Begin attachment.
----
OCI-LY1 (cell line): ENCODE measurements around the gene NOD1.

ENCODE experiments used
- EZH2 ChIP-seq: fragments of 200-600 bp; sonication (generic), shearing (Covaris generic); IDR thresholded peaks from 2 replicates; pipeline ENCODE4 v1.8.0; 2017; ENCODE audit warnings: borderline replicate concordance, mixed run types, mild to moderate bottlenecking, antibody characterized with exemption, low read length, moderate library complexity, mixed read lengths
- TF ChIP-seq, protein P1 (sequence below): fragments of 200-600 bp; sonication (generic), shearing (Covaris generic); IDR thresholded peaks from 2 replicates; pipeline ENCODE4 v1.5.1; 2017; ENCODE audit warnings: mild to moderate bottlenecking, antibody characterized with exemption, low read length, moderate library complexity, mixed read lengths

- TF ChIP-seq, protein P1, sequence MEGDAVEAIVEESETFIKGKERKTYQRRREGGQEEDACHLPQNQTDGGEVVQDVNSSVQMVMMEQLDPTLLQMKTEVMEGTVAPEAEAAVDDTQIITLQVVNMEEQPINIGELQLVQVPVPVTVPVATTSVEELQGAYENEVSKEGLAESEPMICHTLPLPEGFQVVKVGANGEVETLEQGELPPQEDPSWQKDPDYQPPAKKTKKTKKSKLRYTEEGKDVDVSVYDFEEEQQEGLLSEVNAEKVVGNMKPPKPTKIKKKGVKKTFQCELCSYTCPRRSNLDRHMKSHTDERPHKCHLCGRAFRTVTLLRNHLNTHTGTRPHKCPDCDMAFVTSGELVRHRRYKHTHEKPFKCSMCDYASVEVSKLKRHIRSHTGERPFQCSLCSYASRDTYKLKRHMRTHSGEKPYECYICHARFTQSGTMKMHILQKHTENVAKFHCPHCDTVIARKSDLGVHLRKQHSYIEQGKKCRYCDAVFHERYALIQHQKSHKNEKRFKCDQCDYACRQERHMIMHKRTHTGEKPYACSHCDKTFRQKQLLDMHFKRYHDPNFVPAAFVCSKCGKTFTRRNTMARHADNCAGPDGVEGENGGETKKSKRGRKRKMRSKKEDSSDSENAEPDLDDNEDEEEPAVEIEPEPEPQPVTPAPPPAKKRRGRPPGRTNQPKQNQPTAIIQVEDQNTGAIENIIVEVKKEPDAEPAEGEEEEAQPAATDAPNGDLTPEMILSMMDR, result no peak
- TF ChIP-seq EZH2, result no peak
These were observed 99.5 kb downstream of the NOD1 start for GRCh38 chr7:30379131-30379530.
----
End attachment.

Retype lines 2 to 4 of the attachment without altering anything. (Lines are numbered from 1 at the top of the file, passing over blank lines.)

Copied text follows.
ENCODE experiments used
- EZH2 ChIP-seq: fragments of 200-600 bp; sonication (generic), shearing (Covaris generic); IDR thresholded peaks from 2 replicates; pipeline ENCODE4 v1.8.0; 2017; ENCODE audit warnings: borderline replicate concordance, mixed run types, mild to moderate bottlenecking, antibody characterized with exemption, low read length, moderate library complexity, mixed read lengths
- TF ChIP-seq, protein P1 (sequence below): fragments of 200-600 bp; sonication (generic), shearing (Covaris generic); IDR thresholded peaks from 2 replicates; pipeline ENCODE4 v1.5.1; 2017; ENCODE audit warnings: mild to moderate bottlenecking, antibody characterized with exemption, low read length, moderate library complexity, mixed read lengths